Adamah alumni include such people as Naftali Hanau, who launched Grow and Behold, a pasture-raised kosher chicken company based in Brooklyn, and Risa Alyson Strauss, who opened the Kavanah Organic Community Teaching Garden in Toronto. The 14 participants who work at the farm of the Isabella Friedman Jewish Retreat Center in Connecticut each season learn how to harvest crops, run a dairy and maintain Jewish agricultural traditions.

?We started it before we knew it was the next big thing in terms of sustainability,? Sadeh told the Forward. ?Food issues bring together people, movements, and politics and religion in a way no other environmental or social issues do.?

About his last name: It is not what he was born with, but the name ?Sadeh? existed in his family generations ago. And, of course, it means ?field? in Hebrew ? a fitting reference for someone who is helping to transform the way modern American Jews purchase and prepare ethical, sustainable, Jewish food.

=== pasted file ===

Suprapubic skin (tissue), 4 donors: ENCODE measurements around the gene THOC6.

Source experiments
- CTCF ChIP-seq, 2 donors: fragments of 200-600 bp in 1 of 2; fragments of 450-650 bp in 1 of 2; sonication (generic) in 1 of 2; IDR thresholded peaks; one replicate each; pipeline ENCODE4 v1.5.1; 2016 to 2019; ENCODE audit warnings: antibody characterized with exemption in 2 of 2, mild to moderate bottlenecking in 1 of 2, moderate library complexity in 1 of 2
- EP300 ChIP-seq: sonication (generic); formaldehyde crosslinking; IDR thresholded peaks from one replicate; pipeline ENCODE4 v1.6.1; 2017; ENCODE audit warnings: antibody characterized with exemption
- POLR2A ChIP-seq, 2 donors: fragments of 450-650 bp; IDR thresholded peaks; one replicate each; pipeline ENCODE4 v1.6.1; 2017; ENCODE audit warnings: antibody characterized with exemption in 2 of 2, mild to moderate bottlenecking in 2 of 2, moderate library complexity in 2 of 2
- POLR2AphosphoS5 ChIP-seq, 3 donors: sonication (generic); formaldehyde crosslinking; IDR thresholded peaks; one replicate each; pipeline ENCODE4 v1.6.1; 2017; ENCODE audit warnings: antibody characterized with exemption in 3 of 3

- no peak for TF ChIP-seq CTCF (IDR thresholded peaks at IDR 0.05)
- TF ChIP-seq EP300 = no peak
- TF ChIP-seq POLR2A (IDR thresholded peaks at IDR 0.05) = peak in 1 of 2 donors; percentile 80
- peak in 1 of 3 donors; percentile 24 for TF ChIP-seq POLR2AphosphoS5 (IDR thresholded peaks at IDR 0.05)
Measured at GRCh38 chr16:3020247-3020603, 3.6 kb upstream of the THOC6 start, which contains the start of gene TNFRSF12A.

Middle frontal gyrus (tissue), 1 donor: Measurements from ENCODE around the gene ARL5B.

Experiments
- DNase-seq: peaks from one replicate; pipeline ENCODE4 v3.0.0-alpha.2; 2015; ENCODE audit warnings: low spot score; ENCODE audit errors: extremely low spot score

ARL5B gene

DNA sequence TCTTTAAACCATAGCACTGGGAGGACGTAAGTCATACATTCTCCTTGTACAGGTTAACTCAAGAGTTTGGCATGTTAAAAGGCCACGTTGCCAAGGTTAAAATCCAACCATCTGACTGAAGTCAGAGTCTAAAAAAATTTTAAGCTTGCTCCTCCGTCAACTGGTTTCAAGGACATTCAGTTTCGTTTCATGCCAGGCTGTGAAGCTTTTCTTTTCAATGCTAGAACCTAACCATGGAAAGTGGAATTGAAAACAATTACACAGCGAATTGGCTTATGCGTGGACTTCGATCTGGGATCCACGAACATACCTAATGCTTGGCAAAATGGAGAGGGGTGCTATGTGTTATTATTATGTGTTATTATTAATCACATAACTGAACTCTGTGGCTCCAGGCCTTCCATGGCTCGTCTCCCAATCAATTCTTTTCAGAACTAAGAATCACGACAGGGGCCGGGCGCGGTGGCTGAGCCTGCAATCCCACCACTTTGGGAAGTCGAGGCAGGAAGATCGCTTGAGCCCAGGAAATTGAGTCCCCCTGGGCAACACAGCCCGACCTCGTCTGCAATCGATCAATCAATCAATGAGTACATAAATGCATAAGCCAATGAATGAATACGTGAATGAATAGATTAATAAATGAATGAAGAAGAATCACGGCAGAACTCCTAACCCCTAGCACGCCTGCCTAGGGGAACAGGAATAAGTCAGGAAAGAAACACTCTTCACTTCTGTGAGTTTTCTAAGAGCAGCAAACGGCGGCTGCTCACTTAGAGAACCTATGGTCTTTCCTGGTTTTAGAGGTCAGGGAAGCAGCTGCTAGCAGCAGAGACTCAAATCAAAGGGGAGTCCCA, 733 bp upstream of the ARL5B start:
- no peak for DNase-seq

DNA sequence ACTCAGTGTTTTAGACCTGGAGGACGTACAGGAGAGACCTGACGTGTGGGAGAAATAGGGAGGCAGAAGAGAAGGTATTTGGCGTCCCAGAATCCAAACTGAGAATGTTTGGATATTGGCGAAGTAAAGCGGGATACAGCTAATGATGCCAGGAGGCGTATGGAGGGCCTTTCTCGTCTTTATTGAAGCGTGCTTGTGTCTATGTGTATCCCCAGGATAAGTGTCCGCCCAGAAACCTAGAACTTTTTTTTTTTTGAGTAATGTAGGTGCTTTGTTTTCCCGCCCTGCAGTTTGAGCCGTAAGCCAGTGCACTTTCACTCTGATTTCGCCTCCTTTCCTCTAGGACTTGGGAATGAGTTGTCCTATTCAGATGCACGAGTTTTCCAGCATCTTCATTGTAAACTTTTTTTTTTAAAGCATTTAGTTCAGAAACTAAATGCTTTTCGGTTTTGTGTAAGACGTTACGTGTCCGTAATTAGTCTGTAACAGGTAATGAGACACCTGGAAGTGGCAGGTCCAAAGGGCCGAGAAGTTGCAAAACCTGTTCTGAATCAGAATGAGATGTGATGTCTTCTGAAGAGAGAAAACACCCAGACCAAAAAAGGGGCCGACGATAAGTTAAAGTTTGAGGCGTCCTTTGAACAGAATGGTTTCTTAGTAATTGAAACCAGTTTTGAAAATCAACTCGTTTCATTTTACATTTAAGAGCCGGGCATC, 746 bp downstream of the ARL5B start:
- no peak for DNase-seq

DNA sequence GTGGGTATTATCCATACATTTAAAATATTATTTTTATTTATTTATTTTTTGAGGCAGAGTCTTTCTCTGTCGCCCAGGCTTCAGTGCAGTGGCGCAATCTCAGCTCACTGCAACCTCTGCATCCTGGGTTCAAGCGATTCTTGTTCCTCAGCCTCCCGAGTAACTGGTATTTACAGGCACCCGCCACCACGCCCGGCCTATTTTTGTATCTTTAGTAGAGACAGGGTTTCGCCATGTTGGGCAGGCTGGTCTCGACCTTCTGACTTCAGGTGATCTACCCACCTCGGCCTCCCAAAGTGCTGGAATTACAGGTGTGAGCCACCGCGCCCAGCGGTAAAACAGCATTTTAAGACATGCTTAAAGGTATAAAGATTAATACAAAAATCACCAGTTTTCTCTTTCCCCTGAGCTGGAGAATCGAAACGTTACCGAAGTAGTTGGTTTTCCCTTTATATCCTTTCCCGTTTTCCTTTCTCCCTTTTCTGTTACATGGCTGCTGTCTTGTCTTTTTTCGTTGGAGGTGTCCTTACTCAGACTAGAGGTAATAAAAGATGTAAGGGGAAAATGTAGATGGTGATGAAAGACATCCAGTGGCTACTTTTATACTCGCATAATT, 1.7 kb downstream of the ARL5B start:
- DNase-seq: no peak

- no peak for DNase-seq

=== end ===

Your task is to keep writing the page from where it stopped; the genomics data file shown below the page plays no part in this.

Gail Simmons

America has become obsessed with food television: We?re hooked on cooking shows, eating competitions, cook-offs and culinary travel shows. One of the most recognizable faces of that world is Top Chef judge Gail Simmons. After serving as a judge on several seasons of ?Top Chef? and ?Top Chef Masters? on Bravo TV, Simmons, 34, progressed to hosting and serving as consulting producer on the program?s latest spin-off, ?Top Chef: Just Desserts.?

The dessert and pastry competition among new chefs debuted this September. In her new role, Simmons has put her signature on the show. A special projects manager at Food and Wine magazine ? formerly, she was an events manager for chef Daniel Boulud?s restaurant group as well as an assistant to Vogue food critic Jeffrey Steingarten ? Simmons is more than qualified for the part.